From a blog devoted to planning, managing and music directing a school musical, author Peter Hilliard uses a tight format to guide any school music director through the whole process. Each post begins with "True Story" then offers well organized "Advice".
The blog is quite new, started in May. Well done Peter.
Here is an excerpt, but the all the article are worth the time to read, especially for band directors and music educators who plan and direct their school musicals.
1) Don’t hire every a person for every book they send you. Here’s my method: When the box arrives, I take out the drums, bass, and piano books and put them aside. (and guitar for a rock show) I then stack the remaining books from fattest to thinnest. (no joke) The 3 or 4 fattest books and the drums, piano, and bass books get hired. The other books go back in the box. Why not hire the whole box? Well, even if you have the money to do that, the more people you have in your pit, the greater your balance problems, and the more fights you’ll have with the sound crew. Plus, unless you happen to have a bunch of guys who are awesome at your disposal, more people is harder to keep together and there is a higher chance you’ll hire a dud.
2) You’ll have to decide what your goals are for the pit experience. If you really want to use it as an educational experience for the instrumental students, you owe it to them, and to everyone else working on the show to have a bunch of rehearsals; enough rehearsals that they really know the book. Putting under-rehearsed kids in a pit under a well rehearsed show is just a crying shame, and it demoralizes the kids who are playing the music they don’t know. If you don’t have time to really work it, please hire professionals.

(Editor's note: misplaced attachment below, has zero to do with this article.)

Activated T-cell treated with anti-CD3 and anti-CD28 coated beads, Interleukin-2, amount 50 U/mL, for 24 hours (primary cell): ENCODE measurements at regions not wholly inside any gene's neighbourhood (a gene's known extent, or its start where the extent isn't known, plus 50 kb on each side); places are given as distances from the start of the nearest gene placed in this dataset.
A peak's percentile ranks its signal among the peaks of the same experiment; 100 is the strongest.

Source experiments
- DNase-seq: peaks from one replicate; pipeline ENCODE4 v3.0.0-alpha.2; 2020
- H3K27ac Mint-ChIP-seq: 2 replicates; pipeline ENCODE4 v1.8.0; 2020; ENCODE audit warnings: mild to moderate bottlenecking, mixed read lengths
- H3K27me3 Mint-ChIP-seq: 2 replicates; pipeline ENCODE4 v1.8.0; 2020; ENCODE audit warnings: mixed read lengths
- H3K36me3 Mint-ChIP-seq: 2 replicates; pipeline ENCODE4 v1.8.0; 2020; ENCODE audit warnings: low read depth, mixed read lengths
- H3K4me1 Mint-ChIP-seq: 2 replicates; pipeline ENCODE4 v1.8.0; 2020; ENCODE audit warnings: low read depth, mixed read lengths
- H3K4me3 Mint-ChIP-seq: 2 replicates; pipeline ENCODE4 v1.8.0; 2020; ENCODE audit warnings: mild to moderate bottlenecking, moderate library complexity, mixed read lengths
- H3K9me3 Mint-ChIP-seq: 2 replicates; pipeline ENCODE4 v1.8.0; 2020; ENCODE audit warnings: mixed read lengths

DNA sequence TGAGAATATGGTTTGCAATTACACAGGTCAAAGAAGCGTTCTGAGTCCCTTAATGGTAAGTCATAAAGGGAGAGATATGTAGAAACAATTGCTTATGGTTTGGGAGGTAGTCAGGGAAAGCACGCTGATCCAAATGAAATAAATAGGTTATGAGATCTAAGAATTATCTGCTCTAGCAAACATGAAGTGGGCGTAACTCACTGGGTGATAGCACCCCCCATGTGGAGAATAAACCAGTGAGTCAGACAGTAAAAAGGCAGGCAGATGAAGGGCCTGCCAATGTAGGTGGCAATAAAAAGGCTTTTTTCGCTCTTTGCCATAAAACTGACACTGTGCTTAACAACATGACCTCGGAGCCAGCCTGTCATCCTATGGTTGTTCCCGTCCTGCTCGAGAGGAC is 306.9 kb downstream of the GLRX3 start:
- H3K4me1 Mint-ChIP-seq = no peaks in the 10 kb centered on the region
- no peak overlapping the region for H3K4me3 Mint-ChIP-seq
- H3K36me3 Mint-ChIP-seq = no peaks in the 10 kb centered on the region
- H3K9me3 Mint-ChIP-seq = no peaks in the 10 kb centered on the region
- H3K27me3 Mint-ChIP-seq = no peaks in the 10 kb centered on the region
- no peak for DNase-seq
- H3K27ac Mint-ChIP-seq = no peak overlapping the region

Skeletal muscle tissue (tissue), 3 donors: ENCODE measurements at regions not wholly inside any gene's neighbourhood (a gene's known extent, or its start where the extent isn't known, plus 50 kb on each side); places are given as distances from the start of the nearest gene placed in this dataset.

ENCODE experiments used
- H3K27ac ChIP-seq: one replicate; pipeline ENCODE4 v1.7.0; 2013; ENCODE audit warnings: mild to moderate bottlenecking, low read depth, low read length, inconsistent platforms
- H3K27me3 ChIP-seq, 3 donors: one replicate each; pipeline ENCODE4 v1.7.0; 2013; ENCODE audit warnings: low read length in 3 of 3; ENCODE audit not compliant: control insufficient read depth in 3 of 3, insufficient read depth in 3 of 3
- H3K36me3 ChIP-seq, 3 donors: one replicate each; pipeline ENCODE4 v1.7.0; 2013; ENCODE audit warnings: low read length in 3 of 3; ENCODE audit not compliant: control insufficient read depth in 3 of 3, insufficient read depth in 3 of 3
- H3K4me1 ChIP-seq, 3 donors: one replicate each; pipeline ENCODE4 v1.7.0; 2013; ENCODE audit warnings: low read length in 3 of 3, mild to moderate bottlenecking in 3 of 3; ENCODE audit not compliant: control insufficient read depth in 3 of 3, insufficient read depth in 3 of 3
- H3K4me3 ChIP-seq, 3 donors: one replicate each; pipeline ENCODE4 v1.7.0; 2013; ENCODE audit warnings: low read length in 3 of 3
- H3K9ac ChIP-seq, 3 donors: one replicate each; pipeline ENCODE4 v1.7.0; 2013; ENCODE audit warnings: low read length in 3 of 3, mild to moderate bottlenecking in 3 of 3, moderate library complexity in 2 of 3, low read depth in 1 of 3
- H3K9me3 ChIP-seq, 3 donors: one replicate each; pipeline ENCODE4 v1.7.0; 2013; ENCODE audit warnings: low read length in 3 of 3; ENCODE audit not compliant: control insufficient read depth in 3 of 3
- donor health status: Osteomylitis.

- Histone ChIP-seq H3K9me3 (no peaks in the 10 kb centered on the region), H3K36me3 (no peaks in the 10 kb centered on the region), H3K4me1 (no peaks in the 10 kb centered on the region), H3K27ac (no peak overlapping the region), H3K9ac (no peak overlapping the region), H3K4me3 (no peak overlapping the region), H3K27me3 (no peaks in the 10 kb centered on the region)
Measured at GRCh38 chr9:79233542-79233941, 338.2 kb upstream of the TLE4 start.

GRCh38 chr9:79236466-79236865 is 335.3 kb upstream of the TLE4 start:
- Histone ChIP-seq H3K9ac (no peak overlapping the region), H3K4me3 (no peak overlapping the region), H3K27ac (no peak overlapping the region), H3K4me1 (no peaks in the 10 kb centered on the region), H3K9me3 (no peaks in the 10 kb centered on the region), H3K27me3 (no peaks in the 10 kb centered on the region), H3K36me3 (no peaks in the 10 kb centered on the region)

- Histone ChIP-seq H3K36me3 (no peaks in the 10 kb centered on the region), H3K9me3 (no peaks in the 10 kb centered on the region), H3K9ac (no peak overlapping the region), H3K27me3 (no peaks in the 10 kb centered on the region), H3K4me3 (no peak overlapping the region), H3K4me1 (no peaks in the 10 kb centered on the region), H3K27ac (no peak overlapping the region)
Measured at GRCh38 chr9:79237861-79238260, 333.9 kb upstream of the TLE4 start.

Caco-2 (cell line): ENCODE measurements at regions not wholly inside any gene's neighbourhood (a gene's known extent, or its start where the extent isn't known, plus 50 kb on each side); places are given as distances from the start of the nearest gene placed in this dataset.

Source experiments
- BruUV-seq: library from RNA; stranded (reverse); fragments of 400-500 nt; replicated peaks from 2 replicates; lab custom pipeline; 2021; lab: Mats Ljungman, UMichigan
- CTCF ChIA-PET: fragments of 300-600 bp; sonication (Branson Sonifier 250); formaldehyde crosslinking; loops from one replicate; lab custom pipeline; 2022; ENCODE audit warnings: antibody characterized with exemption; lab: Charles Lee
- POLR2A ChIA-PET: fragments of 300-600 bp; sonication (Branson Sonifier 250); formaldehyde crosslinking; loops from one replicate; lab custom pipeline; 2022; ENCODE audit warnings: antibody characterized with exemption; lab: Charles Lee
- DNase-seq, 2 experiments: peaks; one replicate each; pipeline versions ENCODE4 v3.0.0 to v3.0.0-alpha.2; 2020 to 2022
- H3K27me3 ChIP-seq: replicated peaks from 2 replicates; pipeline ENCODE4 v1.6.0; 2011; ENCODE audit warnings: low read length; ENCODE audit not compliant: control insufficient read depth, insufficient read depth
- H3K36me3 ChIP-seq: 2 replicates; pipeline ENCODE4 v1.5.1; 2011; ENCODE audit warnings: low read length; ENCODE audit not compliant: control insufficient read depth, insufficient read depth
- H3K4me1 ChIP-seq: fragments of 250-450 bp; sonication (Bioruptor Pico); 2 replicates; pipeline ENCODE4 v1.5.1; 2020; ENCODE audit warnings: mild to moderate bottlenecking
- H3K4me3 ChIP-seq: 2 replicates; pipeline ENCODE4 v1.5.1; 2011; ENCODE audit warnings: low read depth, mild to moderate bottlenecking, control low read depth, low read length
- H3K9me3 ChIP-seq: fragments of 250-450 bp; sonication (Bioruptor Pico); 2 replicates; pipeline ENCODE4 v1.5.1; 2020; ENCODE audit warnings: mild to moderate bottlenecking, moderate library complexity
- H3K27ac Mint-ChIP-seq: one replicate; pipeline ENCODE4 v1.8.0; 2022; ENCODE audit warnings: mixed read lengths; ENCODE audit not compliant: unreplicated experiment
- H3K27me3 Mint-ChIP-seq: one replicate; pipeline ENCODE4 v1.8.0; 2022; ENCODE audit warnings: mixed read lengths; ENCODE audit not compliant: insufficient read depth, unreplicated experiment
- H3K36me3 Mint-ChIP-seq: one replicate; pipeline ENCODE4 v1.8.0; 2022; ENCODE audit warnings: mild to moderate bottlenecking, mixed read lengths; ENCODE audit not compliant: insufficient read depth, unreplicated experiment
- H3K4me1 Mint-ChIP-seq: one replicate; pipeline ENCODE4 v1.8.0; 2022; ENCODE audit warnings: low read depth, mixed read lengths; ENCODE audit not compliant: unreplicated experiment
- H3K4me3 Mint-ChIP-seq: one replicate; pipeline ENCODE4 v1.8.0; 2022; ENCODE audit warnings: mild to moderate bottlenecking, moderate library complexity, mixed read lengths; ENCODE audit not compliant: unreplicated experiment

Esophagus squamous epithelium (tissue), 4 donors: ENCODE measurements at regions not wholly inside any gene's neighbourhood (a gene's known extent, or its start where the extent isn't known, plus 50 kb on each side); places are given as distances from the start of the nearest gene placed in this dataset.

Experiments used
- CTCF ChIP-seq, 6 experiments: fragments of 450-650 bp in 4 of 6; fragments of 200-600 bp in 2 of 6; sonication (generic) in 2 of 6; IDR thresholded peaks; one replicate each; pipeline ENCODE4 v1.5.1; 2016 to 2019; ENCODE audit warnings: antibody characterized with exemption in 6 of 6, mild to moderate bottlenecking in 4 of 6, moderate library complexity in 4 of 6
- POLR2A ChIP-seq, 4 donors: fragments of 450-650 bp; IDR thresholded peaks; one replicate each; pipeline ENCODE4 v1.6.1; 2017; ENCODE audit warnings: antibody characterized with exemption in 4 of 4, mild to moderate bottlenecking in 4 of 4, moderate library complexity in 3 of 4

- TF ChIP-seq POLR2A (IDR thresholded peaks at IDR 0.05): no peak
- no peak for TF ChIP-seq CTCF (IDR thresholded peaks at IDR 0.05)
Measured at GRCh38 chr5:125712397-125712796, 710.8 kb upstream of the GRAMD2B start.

3) My criterion for pit players is simple, but I learned the hard way.
a) The player basically needs to be good enough to read the book at sight. Things are going to go wrong in the pit, and if your players are worrying about reading the book, they’ll never catch up when the thing goes off the rails.
b) They have to have a good sense of humor. You’re going to be at some crappy and long rehearsals, and having a sour face in there with you stinks. I don’t care how good you are, if you can’t crack a smile, I don’t want you in my pit.
c) They have to get back on the train. If you get lost, find your way again, or at least try. When I have a player get that look of confusion, then give up and look up at the stage with a shrug, I know it’s not going to work out. A good pit player will be listening and try and find a landmark to get back on track again.